I wrestle every day with a certain tension as I watch the evening news from the comfort of my recliner. Sitting here, I live with so much blessing in this country of plenty while witnessing the unimaginable horrors of war and poverty that many live with. Sometimes I ask myself, “Why am I so blessed when many in the world have so little?” That question leads to, “So how do I as a Christ-follower live the blessed life in such a troubled and messy world?”
Today’s reading in Deuteronomy is written to prepare God’s chosen people, Israel, for the day when they will grow rich and prosperous. God reminds them that they are his people, set high above all the nations (26:18). But Israel forgot why God had chosen them. They thought they were blessed because of something inherently special in themselves. God had reminded them (Deut 7:7,8) that he chose them, not because they were bigger or better than other nations, but just because he loved them.
Moses reminds Israel in Deut 28:10 that God’s purpose in blessing them was so that all the peoples on earth would turn and look at God.
As a result, God would be exalted among the nations (Psalm 46:10).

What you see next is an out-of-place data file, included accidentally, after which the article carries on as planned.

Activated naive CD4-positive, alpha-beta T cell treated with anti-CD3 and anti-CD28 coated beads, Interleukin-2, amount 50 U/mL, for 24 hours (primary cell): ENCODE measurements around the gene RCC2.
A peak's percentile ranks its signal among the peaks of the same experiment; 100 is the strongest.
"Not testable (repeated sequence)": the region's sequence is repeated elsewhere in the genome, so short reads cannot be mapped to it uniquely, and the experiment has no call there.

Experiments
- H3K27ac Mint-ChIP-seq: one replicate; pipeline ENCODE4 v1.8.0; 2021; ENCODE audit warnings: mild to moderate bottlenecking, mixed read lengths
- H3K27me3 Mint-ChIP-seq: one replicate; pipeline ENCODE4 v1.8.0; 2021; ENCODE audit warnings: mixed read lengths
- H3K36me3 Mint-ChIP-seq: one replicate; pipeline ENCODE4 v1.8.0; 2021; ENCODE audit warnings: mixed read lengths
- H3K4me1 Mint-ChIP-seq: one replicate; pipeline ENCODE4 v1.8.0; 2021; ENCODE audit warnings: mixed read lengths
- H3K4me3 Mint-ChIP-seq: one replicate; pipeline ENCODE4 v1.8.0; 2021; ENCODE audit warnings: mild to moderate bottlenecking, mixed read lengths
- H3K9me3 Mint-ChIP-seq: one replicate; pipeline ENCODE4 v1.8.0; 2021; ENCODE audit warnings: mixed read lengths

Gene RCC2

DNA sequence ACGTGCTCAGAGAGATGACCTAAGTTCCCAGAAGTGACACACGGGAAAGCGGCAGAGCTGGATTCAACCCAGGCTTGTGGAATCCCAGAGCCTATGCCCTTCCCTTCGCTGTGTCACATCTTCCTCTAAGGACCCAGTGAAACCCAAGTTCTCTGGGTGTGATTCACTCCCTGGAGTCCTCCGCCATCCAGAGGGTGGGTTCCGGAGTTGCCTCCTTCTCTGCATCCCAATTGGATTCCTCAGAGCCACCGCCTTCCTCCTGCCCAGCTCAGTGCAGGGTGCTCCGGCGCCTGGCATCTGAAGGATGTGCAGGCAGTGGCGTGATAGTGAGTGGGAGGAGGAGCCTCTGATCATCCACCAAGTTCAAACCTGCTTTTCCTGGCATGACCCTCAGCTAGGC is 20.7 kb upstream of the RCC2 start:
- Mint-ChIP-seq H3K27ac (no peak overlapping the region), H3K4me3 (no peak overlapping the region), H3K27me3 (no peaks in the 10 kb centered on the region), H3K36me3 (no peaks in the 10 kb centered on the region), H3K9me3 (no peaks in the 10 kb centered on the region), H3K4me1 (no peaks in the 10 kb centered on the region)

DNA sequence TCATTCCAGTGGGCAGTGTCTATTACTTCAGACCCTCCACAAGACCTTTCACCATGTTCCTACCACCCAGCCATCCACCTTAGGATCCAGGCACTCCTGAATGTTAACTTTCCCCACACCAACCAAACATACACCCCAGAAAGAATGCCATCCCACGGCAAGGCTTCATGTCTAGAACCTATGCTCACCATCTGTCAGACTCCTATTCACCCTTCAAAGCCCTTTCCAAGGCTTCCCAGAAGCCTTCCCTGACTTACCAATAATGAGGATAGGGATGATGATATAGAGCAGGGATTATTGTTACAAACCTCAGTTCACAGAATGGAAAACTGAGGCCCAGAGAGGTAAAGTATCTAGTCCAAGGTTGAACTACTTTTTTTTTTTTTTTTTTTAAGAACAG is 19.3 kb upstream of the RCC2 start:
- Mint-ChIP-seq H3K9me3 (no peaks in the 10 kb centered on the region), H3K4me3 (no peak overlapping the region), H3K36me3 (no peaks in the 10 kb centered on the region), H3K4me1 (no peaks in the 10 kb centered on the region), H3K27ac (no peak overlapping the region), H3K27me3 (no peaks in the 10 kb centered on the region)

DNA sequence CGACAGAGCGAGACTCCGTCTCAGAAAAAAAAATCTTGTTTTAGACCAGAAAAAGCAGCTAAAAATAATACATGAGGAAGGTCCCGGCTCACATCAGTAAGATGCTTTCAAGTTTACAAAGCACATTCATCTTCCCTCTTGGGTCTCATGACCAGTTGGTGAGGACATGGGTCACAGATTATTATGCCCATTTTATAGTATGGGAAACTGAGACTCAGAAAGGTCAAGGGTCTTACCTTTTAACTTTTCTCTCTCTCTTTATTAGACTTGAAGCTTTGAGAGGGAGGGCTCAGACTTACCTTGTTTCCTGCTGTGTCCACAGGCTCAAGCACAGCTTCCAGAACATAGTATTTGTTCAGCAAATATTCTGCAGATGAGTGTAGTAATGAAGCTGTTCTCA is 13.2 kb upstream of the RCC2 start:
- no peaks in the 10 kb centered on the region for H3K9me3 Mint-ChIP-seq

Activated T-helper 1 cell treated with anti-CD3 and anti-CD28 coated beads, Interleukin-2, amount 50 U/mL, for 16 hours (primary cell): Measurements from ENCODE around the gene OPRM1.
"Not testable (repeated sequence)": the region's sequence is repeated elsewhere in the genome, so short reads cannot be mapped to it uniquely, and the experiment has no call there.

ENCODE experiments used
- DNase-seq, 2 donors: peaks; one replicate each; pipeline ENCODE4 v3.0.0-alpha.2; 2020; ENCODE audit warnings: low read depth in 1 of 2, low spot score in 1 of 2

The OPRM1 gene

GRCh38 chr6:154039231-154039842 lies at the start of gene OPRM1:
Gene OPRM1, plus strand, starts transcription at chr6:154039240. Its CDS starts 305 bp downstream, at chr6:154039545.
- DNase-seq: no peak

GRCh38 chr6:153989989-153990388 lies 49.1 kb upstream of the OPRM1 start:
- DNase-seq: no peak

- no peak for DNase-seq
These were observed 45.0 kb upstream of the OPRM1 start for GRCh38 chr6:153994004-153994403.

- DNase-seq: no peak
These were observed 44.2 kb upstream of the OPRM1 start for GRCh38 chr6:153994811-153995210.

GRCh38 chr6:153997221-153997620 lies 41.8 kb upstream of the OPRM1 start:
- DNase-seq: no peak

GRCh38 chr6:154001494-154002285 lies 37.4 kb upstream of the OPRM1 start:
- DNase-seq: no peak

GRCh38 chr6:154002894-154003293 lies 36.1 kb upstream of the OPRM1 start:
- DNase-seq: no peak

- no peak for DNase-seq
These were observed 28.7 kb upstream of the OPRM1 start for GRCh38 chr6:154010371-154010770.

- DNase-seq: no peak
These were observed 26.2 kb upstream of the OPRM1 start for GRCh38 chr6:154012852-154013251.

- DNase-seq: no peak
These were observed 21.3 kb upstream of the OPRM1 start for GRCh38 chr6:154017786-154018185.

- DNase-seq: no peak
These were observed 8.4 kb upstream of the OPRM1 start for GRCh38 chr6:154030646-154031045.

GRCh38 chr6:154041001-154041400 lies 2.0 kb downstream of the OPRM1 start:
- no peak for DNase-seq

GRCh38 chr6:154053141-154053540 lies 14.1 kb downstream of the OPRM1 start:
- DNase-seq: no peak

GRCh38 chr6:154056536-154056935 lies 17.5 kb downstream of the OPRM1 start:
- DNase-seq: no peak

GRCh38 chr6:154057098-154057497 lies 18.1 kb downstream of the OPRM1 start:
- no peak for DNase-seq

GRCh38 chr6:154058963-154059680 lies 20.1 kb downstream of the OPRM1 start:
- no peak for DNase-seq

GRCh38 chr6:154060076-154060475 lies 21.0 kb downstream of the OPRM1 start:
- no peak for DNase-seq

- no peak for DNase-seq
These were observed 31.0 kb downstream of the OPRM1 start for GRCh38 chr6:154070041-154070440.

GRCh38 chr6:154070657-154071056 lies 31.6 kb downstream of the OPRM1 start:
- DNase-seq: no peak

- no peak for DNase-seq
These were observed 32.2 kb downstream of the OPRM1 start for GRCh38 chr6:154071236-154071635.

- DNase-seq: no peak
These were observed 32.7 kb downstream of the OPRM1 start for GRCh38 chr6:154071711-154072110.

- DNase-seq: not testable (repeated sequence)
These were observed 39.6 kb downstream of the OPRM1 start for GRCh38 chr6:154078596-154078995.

So, don’t turn away from the messiness you see in the world out there today. Don’t ignore that twinge of guilt as you admit how blessed you are in this country. Stop and thank God that because you’re a person of faith, therefore a child of Abraham (Galatians 3:7,8) as his heir, you are abundantly blessed. He didn’t choose to bless you because you’re so special, but just because he loves you. But don’t forget that being blessed comes with responsibility.
Don Richardson, my missionary hero, used the language of “top line/bottom line” to talk about God’s promises to Abraham, to Israel, and to all who are true children of Abraham. To Abraham, God said, “I am going to bless you . . . and through you, all peoples on earth will be blessed.” (Genesis 12:1-3) God’s promise of blessing is the “top line.” The “bottom line” is the responsibility to be a blessing to others. So that’s why you are so blessed! That’s how to live in a messy world. Think: how can I bring blessing to the nations today?
Congregant; member of Foothills Global Impact Team; retired International Worker; cares a lot about people who have never heard of Jesus